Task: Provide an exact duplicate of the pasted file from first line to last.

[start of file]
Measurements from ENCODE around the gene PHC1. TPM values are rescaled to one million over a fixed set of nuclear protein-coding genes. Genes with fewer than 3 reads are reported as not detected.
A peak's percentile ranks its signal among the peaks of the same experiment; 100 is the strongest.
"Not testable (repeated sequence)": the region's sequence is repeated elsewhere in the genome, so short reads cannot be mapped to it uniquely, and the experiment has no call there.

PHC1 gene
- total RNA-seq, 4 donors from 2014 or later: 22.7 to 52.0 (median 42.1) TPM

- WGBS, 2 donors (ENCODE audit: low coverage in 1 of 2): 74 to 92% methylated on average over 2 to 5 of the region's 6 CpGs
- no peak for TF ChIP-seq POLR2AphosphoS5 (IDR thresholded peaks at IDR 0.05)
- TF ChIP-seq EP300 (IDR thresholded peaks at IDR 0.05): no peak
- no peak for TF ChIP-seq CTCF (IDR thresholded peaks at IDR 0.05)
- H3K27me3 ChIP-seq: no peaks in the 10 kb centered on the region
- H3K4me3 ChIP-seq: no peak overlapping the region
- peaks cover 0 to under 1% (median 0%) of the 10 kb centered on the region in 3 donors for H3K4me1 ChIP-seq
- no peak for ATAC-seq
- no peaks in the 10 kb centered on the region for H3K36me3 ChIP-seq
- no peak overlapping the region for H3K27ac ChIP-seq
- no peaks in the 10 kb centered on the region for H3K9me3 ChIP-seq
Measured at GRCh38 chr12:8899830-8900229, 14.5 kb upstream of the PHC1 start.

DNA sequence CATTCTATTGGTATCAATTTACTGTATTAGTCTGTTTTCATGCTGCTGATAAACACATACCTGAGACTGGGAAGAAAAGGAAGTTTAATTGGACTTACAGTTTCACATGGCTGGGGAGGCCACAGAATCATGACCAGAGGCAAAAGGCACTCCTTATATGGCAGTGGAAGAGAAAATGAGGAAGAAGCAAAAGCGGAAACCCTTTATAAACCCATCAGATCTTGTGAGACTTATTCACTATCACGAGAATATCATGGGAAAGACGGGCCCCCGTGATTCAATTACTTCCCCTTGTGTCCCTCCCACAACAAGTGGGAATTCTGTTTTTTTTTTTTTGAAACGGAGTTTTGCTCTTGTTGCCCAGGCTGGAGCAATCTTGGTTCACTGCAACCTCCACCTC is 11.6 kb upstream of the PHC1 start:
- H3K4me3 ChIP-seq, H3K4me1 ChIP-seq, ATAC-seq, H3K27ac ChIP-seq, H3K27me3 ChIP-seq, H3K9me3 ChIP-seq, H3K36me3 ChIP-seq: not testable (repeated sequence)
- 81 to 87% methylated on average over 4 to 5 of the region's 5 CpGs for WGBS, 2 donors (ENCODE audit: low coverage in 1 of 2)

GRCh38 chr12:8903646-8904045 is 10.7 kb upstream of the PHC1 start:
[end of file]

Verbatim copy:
Measurements from ENCODE around the gene PHC1. TPM values are rescaled to one million over a fixed set of nuclear protein-coding genes. Genes with fewer than 3 reads are reported as not detected.
A peak's percentile ranks its signal among the peaks of the same experiment; 100 is the strongest.
"Not testable (repeated sequence)": the region's sequence is repeated elsewhere in the genome, so short reads cannot be mapped to it uniquely, and the experiment has no call there.

PHC1 gene
- total RNA-seq, 4 donors from 2014 or later: 22.7 to 52.0 (median 42.1) TPM

- WGBS, 2 donors (ENCODE audit: low coverage in 1 of 2): 74 to 92% methylated on average over 2 to 5 of the region's 6 CpGs
- no peak for TF ChIP-seq POLR2AphosphoS5 (IDR thresholded peaks at IDR 0.05)
- TF ChIP-seq EP300 (IDR thresholded peaks at IDR 0.05): no peak
- no peak for TF ChIP-seq CTCF (IDR thresholded peaks at IDR 0.05)
- H3K27me3 ChIP-seq: no peaks in the 10 kb centered on the region
- H3K4me3 ChIP-seq: no peak overlapping the region
- peaks cover 0 to under 1% (median 0%) of the 10 kb centered on the region in 3 donors for H3K4me1 ChIP-seq
- no peak for ATAC-seq
- no peaks in the 10 kb centered on the region for H3K36me3 ChIP-seq
- no peak overlapping the region for H3K27ac ChIP-seq
- no peaks in the 10 kb centered on the region for H3K9me3 ChIP-seq
Measured at GRCh38 chr12:8899830-8900229, 14.5 kb upstream of the PHC1 start.

DNA sequence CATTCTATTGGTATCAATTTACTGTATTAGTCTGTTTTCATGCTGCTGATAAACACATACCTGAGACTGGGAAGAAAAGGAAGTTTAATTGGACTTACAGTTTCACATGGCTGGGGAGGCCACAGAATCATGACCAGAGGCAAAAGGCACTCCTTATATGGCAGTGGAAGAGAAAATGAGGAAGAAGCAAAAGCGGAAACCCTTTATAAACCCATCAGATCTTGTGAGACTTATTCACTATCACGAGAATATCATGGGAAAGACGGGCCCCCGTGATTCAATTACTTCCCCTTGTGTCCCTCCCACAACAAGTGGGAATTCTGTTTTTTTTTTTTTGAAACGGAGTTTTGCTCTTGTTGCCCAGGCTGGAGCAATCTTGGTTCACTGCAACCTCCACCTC is 11.6 kb upstream of the PHC1 start:
- H3K4me3 ChIP-seq, H3K4me1 ChIP-seq, ATAC-seq, H3K27ac ChIP-seq, H3K27me3 ChIP-seq, H3K9me3 ChIP-seq, H3K36me3 ChIP-seq: not testable (repeated sequence)
- 81 to 87% methylated on average over 4 to 5 of the region's 5 CpGs for WGBS, 2 donors (ENCODE audit: low coverage in 1 of 2)

GRCh38 chr12:8903646-8904045 is 10.7 kb upstream of the PHC1 start: